The Iceberg and Other Poems

by Charles G.D. Roberts


 

TAORMINA


 

A LITTLE tumbled city on the height,
    Basking above the cactus and the sea!
What pale, frail ghosts of memory come to-night
    And call back the forgotten years to me!
       Taormina, Taormina,
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       And the month of the almond blossom.

In an old book I find a withered flower,
    And withered dreams awake to their old fire.
How far have danced your feet since that fair hour
    That brought us to the land of heart’s desire!

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       Taormina, Taormina,
       Oh, the scent of the almond blossom.

The grey-white monastery-garden wall
    O’erpeers the white crag, and the flung vines upclamber
In the white sun, and cling and seem to fall,—

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    Brave bougainvilleas, purple and smoky amber.
       Taormina, Taormina,
       And the month of the almond blossom.

You caught your breath, as hand in hand we stood
    To watch the luminous peak of Aetna there

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Soaring above the cloudy solitude,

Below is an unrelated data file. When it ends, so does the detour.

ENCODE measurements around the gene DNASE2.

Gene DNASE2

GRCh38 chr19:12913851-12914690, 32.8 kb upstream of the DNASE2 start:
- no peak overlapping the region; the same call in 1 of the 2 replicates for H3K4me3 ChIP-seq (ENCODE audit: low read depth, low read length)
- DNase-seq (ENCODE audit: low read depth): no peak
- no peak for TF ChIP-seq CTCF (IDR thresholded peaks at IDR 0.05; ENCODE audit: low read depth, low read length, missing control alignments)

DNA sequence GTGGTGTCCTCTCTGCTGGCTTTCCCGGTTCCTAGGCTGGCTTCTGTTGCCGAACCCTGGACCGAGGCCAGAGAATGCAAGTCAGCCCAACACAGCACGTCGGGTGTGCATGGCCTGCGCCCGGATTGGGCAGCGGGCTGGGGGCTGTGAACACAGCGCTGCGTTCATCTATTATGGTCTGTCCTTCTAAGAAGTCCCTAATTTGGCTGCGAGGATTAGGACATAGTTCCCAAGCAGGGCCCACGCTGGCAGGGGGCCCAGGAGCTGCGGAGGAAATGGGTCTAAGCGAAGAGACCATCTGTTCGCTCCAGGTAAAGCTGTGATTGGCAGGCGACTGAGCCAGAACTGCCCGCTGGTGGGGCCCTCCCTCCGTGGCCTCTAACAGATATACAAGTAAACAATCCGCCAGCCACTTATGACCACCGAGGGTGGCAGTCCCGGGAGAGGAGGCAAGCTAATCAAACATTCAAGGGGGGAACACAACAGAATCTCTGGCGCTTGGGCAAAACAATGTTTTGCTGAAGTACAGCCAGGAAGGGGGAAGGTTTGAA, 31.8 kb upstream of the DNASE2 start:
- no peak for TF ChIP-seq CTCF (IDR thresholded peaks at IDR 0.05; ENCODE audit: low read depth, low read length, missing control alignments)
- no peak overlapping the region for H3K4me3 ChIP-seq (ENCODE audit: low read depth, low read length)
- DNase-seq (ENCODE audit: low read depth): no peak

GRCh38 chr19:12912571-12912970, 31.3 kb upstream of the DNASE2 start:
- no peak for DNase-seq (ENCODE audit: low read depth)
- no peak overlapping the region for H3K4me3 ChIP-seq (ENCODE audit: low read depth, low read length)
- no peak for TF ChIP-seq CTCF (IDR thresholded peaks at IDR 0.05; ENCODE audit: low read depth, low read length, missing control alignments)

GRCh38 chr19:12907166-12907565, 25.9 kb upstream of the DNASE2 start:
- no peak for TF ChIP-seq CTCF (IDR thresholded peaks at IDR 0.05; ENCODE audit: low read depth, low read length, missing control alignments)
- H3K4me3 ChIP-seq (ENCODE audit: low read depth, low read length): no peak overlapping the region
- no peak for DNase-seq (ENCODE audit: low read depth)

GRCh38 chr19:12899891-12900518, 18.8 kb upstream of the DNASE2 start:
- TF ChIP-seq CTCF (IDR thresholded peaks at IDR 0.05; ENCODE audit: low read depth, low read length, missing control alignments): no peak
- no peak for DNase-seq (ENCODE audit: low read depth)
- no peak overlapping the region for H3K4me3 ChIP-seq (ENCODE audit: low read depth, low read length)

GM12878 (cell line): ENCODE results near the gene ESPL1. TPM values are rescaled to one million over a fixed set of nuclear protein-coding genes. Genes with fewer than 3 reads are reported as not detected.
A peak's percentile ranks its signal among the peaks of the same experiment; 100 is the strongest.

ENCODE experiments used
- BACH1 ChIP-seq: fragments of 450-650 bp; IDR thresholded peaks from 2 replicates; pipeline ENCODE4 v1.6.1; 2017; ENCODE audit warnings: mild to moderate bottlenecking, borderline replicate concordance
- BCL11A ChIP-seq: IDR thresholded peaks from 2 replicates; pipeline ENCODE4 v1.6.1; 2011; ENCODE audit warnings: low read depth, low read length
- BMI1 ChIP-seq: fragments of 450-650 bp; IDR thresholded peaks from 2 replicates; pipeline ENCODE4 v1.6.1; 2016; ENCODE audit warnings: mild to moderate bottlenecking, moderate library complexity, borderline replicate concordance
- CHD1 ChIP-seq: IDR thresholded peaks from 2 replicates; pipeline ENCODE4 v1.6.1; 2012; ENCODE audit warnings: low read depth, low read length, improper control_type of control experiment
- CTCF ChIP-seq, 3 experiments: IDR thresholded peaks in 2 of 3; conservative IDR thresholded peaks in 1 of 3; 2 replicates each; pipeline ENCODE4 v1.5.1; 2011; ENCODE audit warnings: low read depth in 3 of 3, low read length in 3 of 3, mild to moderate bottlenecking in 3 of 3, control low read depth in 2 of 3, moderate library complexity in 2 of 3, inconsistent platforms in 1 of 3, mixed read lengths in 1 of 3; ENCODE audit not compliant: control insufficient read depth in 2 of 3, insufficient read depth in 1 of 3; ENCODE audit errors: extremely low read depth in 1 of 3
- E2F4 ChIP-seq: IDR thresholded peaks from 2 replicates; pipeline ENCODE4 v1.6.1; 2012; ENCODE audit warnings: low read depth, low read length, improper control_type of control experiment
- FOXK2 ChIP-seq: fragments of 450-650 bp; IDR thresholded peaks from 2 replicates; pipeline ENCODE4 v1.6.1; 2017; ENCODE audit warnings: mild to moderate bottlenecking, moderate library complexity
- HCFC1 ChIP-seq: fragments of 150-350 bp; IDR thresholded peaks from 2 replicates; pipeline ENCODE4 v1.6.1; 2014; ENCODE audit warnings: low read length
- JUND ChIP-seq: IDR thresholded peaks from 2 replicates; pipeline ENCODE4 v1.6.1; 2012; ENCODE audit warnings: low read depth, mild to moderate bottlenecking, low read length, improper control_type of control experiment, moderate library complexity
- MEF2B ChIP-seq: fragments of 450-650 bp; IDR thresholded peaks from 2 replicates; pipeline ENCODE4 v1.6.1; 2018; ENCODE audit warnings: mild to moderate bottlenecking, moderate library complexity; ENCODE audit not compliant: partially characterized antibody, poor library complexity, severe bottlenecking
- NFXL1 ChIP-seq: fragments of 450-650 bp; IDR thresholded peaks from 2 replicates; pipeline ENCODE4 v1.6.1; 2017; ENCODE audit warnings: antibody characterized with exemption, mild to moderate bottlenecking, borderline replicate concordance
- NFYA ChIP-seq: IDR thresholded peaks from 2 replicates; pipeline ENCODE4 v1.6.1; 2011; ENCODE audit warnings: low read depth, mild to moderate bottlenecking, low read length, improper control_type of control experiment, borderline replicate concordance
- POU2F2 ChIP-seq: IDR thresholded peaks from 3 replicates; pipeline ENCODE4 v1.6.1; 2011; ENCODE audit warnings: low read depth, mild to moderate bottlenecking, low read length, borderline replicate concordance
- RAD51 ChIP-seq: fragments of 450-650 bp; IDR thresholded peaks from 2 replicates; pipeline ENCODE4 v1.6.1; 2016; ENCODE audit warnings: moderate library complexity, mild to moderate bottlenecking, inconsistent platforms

Enmeshed in the opaline Sicilian air.
       Taormina, Taormina,
       Oh, the scent of the almond blossom.

We babbled of Battos and brown Corydon,—

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    Of Amaryllis coiling her dark locks,—
Of the sad-hearted satyr grieving on
    The tomb of Helice among the rocks
        O’erhung with the almond blossom,—

Of how the goat-boy wrenched apart the vines

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    That veiled the slim-limbed Chloe at her bath,
And followed her fleet-foot flight among the pines
    And caught her close, and kissed away her wrath.
       Taormina, Taormina,
       And the month of the almond blossom.
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And then—you turned impetuously to me!
    We saw the blue hyacinths at our feet; and came
To the battlements, and looked down upon the sea—
    And the sea was a blue flame!
                
               *      *      *      *      *      *

The blue flame dies. The ghosts come back to me.

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       Taormina, Taormina,
       Oh, the scent of the almond blossom.